British Columbia

Debate on South Okanagan national park remains hot

Opposition remains for a proposed national park in the South Okanagan-Similkameen region — a plan that has been subject of debate for over a decade

Cattle ranchers says livelihood threatened while First Nations and environmental groups in support

First Nations and environmentalists are in favour of a proposed national park in the South Okanagan-Similkameen region, but some ranchers are against it. (South Okanagan Similkameen National Park Network/Facebook)

An association of cattle ranchers in B.C.'s southern interior say that a proposed national park in the South Okanagan-Similkameen region will cripple their livelihood.

"It will change our landscape, it will put ranchers out of business, and it will have a negative impact on the economy of the area," said Dave Casorso with the Southern Interior Stockmen's Association.

B.C.'s Ministry of Environment is accepting public comments on the proposed park until Oct. 31. (BC Government)

Casorso's comments come as public comments on the provincial government's Intentions Paper regarding the proposed national park close October 31.

Casorso, who owns a ranch north of Oliver, said the ranchers need the land for their cattle to graze on, adding that the cattle graze from May to October, and the grasslands grow back every year.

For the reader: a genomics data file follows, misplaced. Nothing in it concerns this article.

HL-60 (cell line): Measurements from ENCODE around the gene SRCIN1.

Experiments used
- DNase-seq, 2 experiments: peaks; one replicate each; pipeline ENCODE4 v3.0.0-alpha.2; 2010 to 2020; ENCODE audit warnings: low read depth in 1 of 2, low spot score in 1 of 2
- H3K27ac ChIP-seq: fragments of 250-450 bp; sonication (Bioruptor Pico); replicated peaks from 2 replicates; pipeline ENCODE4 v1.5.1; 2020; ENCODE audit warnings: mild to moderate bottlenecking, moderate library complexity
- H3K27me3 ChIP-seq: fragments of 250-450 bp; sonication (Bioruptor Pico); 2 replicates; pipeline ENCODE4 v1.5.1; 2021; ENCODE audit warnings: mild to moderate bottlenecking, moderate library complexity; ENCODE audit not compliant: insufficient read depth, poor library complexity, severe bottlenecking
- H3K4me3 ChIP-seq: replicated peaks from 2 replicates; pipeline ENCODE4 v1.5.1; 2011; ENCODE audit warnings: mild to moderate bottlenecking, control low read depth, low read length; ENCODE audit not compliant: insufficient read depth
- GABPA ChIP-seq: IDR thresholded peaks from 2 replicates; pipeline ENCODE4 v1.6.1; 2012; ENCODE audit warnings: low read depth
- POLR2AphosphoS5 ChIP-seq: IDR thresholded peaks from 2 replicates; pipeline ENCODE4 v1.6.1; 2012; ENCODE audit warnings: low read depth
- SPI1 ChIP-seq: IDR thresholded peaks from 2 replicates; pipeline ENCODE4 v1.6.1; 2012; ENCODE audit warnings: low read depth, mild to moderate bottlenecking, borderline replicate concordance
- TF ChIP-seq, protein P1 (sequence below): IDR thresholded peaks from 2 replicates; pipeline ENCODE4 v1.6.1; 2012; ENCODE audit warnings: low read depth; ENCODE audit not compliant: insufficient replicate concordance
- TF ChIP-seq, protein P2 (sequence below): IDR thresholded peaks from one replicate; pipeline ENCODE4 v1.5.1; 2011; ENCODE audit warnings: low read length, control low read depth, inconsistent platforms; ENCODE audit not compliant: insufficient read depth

He said there is no other place in the region where the ranchers could go.

"We depend on affordable grassland from crown lands to maintain these cattle throughout the summer," he said.

Not all opposed

The proposed park has gone through various iterations and has been hotly discussed for over a decade now.

Signs protesting a proposed national park line the highway in the South Okanagan-Similkameen in 2012. (CBC)

Previous public opposition caused Parks Canada to withdraw a similar feasibility assessment to turn the region into a national park in 2012.

Yet the proposed park has received significant support from local First Nations groups and environmentalists.

The South Okanagan Similkameen National Park Network has long called for national park status for the region in order to protect what it calls one of Canada's most endangered ecosystems.

Doreen Olson, coordinator of the network, told Radio West in August they were pleased that the Ministry of Environment is inviting public feedback on the proposed park.

"It's a step toward our vision of protection. We're very excited about it," Olson said.

The proposed park would need Parks Canada's stamp of approval before becoming a reality.

To hear the full interview listen to the audio labelled: Southern interior cattle ranchers oppose proposed national park


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